The question has nothing to do with mathematics. Look for the closed loops or shapes in each number and count them. In zero, six, eight and nine. Eight has two of them. 2581 has two. The answer is two.

Overthinking [Principia Arbiter]

Aen writes about his design philosophy at Principia Arbiter and designs software products for his startup Instrumentry and clients. He can use chopsticks with both hands.


  • Since the lh published article only has one of the three pictures of the movie, the intro doesn’t make as much sense as the original article.

  • Lol, it took me around 20 seconds too. The title gave it away
    Firstly, i just added them. nope
    then i thought, ill be an idiot
    and count the circles. wouldn’t you know it, it was correct.

  • Took me about 20 seconds, too, based on the comment that a pre-schooler could solve it quickly. I had to deduce from that, that even basic mathematical operations were not involved.

  • Further comment on how I did it. I chose to partition (yeah, I was a math major) the samples into sets based on the result values. I then looked at what was the same among all items in a given set. But it was a flash of luck that had me observe that so many repeated 4 digit strings were zero, but repeated 9’s were 4, that allowed me to see the pattern.

    • yea john i got it that way. easy as cake. I think using this method allowed us to come to the conclusion by working it out in an Adult manner and not even linking that fact that the numbers correlate to the circles. Even if there were 4 ‘8’s there to give us the answer we would still conclude that each 8 is a 2 because 4 ‘8’s would have equaled 8. Is it just a minor co-incidence that all of the answered correlate to the number of circles.

  • The pre-schooler comment tips the solution for a lot of us because. It’s not because we “overthink” the problem, so much as that we apply Occam’s Razor without even knowing it. As adults, our first impression of the number sets is “those are numbers – therefore there is probably a solution that revolves around numeric data, so I’ll look at the relationships of the numbers first, then their component digits.” But when you say that a pre-schooler can solve it quickly? It should trigger “most pre-schoolers don’t understand basic mathematical principles, so it’s unlikely that the solution has anything to do with math – but they do understand shapes, so I’ll look at the shapes of them first.”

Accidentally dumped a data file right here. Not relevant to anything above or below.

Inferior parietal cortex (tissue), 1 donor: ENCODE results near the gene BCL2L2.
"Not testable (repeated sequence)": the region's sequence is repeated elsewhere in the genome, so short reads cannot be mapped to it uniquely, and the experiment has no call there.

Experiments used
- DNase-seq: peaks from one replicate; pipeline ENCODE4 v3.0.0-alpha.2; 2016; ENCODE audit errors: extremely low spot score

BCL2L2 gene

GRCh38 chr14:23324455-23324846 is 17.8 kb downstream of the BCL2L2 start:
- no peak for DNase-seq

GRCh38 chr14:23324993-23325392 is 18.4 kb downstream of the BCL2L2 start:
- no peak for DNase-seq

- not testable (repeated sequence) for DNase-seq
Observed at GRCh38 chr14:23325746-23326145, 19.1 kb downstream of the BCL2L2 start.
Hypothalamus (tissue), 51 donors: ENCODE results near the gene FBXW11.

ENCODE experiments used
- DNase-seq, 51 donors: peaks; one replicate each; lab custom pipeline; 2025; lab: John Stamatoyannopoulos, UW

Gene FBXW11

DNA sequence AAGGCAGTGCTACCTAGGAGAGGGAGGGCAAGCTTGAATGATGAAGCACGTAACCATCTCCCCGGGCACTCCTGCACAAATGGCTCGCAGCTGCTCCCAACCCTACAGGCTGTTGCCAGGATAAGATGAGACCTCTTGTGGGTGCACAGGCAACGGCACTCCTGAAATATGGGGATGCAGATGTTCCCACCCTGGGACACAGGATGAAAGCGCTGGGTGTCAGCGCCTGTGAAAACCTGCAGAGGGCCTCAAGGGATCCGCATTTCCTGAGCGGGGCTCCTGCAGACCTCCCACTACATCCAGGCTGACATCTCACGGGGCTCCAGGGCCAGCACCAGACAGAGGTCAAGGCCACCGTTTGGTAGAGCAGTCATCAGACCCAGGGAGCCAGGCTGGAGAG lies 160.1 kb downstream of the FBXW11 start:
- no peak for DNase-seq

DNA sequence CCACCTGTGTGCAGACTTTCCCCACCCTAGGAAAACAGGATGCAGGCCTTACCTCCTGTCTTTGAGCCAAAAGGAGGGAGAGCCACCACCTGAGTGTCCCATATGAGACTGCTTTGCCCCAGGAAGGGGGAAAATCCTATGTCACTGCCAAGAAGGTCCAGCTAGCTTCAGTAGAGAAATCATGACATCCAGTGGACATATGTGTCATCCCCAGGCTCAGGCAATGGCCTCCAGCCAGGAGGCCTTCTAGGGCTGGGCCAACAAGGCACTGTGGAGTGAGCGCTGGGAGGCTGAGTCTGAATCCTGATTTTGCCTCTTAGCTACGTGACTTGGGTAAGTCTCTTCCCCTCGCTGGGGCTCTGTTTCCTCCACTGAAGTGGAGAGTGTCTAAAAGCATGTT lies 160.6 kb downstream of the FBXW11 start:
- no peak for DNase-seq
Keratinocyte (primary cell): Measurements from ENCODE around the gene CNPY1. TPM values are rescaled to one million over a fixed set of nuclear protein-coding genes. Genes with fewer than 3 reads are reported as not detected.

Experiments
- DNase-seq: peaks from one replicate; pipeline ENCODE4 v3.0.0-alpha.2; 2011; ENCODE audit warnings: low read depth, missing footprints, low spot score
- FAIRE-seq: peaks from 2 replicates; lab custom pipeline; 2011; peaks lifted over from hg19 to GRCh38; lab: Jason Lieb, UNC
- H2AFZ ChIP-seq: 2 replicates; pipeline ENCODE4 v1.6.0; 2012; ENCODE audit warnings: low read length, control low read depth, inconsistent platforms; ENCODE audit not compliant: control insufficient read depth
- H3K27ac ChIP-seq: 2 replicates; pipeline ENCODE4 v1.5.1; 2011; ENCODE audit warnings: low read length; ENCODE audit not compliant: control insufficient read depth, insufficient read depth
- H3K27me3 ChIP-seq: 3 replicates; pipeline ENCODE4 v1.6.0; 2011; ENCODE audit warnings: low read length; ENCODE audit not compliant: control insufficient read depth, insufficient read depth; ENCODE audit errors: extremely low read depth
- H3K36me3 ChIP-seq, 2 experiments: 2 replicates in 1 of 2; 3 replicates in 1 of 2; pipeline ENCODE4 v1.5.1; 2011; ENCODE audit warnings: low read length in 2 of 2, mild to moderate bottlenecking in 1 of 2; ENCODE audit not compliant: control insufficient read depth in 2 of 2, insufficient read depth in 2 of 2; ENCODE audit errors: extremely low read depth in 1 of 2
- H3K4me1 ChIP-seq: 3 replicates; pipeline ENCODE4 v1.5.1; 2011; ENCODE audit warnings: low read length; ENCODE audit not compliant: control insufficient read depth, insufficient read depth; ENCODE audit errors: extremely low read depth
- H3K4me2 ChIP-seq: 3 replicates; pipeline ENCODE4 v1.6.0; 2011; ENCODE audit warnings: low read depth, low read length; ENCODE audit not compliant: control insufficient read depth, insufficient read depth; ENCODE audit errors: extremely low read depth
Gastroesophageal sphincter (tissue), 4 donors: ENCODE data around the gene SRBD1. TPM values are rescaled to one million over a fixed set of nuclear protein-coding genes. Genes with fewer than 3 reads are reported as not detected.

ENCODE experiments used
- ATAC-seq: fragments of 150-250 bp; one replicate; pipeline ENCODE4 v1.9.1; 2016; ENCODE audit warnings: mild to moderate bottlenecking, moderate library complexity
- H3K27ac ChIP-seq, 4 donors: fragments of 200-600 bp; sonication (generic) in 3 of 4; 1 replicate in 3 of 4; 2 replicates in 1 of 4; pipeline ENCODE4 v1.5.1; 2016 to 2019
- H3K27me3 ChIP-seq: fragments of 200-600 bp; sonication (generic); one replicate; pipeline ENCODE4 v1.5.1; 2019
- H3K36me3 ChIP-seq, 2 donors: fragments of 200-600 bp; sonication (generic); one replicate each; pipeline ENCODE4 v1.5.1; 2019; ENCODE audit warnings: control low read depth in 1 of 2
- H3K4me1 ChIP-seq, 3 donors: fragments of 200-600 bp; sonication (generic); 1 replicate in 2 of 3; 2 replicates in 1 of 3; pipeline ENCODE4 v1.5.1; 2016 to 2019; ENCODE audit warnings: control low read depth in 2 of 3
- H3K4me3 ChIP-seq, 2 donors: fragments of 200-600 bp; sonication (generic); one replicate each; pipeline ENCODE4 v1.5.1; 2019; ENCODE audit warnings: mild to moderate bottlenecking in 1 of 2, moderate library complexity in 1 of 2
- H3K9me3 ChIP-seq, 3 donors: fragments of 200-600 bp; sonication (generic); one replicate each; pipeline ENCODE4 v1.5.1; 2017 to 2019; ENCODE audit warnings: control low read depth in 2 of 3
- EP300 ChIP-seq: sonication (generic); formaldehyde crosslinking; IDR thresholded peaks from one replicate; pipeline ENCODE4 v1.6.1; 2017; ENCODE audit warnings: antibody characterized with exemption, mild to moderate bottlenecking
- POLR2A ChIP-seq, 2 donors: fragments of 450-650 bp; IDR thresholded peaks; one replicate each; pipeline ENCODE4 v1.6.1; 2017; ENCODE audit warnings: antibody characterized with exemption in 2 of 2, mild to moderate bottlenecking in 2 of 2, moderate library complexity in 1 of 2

The pizza solution is brilliant because it solves the problem with the simplest tools – but it’s unlikely that a pre-schooler would come up with it. The puzzle solution is reverse-engineered though from answers that are actually the least useful information about the ‘numbers’ themselves. That’s not the same function at all.

  • The Numbers question appears to have a contradiction in it, as if we are assuming that a pre-schooler doesn’t recognize the number set on the left, they will also not recognize the number on the right, giving them a picture with no explanation.
    Alternatively if they do recognize the numbers on the left then they would run into the same issues that anyone does, which is to attempt to find a relation between the number on the left and the number on the right.

    if might work if you had someone tell a group of people the answer to each set though….

  • It seems that your solution on Quora is more over-thought that a few of the others, and requires a lot more prep and tools that are not likely to be found in the kitchen.

    it also appears that Bob O’Brien proposed much the same idea 1 day before you did, albeit with a little less accuracy

    anyway, overthinking isn’t a bad thing, as if you explore all possibilities you will eventually happen upon the easiest, most efficient and quickest solutions (not always the same one)